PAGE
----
TIKRIT, Iraq (Reuters) – Iraqi authorities imposed a vehicle ban and a curfew in a city north of Baghdad on Thursday after more than a dozen suspected al Qaeda militants climbed through a ventilation duct and broke free from jail.
Police officials said security forces were scouring the city of Tikrit, 150 km (95 miles) north of Baghdad, for the fugitive prisoners, some of whom had been sentenced to death for working with Sunni Islamist group al Qaeda.
The escape, in which at least one local official said police may have played a role, raises additional questions about Iraq’s security forces and its penitentiary system as U.S. troops prepare to withdraw from the country by the end of 2011.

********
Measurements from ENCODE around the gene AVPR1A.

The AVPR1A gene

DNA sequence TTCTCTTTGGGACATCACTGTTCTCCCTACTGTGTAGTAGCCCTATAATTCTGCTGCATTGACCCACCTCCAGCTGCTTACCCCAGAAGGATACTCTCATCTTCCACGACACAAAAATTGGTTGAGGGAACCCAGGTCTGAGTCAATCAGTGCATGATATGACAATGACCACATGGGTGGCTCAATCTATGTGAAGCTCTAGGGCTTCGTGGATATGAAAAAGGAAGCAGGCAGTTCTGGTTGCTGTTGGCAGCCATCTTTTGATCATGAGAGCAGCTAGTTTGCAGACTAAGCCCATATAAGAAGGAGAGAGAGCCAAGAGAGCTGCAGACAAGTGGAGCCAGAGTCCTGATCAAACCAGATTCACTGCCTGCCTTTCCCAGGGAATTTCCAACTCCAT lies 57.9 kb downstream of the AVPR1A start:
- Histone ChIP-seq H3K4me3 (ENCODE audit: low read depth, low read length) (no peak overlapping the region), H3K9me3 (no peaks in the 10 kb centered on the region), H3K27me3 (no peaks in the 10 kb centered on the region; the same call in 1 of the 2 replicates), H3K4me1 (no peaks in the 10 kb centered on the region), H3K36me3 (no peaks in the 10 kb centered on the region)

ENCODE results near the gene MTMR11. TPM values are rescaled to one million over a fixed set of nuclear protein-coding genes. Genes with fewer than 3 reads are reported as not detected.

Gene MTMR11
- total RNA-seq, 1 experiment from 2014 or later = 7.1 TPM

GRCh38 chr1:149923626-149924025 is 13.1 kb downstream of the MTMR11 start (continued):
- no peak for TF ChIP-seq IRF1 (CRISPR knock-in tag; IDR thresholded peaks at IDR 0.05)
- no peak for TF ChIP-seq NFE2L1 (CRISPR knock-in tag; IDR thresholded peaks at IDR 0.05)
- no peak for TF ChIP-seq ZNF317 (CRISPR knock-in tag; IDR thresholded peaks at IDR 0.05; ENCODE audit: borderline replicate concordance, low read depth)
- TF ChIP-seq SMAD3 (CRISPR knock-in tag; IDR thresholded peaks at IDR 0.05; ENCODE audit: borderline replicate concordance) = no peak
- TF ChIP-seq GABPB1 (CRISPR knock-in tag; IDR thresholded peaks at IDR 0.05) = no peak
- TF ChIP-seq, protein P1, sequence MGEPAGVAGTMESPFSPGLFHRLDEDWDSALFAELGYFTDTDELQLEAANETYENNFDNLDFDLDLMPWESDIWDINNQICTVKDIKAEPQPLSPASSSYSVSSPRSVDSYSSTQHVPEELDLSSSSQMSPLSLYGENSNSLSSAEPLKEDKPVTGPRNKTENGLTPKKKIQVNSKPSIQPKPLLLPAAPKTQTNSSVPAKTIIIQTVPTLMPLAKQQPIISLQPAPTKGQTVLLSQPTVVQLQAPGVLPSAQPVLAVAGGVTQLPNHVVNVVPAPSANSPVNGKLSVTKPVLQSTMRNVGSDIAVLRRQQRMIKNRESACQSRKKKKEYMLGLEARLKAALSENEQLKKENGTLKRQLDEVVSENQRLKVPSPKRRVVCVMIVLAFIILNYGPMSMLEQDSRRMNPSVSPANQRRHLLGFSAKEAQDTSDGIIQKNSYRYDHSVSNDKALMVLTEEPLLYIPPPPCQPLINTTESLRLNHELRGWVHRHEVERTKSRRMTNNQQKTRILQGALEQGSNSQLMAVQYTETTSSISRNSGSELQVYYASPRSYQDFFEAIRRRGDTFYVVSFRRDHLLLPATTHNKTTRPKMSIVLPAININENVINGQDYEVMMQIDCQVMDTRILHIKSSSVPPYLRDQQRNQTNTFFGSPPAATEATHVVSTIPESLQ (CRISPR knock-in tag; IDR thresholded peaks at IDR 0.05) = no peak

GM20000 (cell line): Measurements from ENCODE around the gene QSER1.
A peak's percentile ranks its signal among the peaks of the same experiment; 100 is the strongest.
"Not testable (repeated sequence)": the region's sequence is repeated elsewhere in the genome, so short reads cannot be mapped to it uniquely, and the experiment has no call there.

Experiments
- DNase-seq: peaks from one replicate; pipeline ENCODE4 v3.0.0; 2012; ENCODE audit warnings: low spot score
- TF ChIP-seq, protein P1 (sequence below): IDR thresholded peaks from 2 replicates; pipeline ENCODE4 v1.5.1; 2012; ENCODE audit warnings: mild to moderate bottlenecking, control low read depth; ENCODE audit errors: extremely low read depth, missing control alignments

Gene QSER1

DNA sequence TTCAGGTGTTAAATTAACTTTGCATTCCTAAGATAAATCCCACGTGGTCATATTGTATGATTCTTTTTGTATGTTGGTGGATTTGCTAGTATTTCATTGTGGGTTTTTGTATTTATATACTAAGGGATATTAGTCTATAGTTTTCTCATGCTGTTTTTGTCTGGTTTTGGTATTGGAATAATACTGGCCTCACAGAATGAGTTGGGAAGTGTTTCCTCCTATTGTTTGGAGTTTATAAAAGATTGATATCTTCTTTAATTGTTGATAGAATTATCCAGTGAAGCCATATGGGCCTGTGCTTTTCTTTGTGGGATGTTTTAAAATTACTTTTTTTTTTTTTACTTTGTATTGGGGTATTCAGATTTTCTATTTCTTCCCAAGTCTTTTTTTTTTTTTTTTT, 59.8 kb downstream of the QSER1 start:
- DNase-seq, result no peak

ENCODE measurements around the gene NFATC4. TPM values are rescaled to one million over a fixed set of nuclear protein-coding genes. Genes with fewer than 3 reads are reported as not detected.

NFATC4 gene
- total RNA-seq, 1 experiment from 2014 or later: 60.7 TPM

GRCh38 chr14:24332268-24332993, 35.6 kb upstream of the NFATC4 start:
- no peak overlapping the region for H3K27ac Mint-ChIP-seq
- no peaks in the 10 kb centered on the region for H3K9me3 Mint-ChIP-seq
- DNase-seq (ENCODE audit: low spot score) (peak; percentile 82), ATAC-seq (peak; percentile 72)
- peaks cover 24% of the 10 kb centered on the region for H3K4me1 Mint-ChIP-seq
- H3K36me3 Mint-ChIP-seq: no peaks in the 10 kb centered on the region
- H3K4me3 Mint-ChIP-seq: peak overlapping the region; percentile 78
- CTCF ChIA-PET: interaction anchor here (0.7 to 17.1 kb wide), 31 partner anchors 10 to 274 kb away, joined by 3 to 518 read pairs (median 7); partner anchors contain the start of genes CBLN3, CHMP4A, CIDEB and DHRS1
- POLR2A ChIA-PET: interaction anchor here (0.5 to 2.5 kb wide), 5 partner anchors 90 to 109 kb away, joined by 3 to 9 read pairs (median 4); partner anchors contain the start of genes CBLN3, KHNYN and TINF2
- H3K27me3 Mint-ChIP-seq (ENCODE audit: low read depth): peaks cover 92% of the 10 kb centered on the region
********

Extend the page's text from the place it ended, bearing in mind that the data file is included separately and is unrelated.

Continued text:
One of the men who escaped Wednesday evening was recaptured by Thursday afternoon, police said, but 15 others remained at large.
The men had been convicted of various crimes, including murder, kidnapping and planting roadside bombs.
One of those still missing was Waleed Ayash, an al Qaeda leader accused of killing police and civilians in the town of Dhuluiya in Salahuddin province.
Guards discovered the escape during their rounds in the local jail and found a ventilation duct that had been left open in the main inmates hall.
Mutashar Hussain Allawi, governor of Salahuddin, said an investigation had been opened into the matter and that it appeared there may have been police involvement or negligence.
Iraq’s overburdened prison system, known as fertile ground for insurgent recruitment, is facing a new challenge as American forces hand over detainees they have held for years in Iraq.
A bilateral security pact that took effect last year requires U.S. forces to gradually release detainees who do not face Iraqi arrest warrants or detention orders and hand others over to Iraqi authorities.
(Reporting by Sabah al-Bazee; writing by Missy Ryan)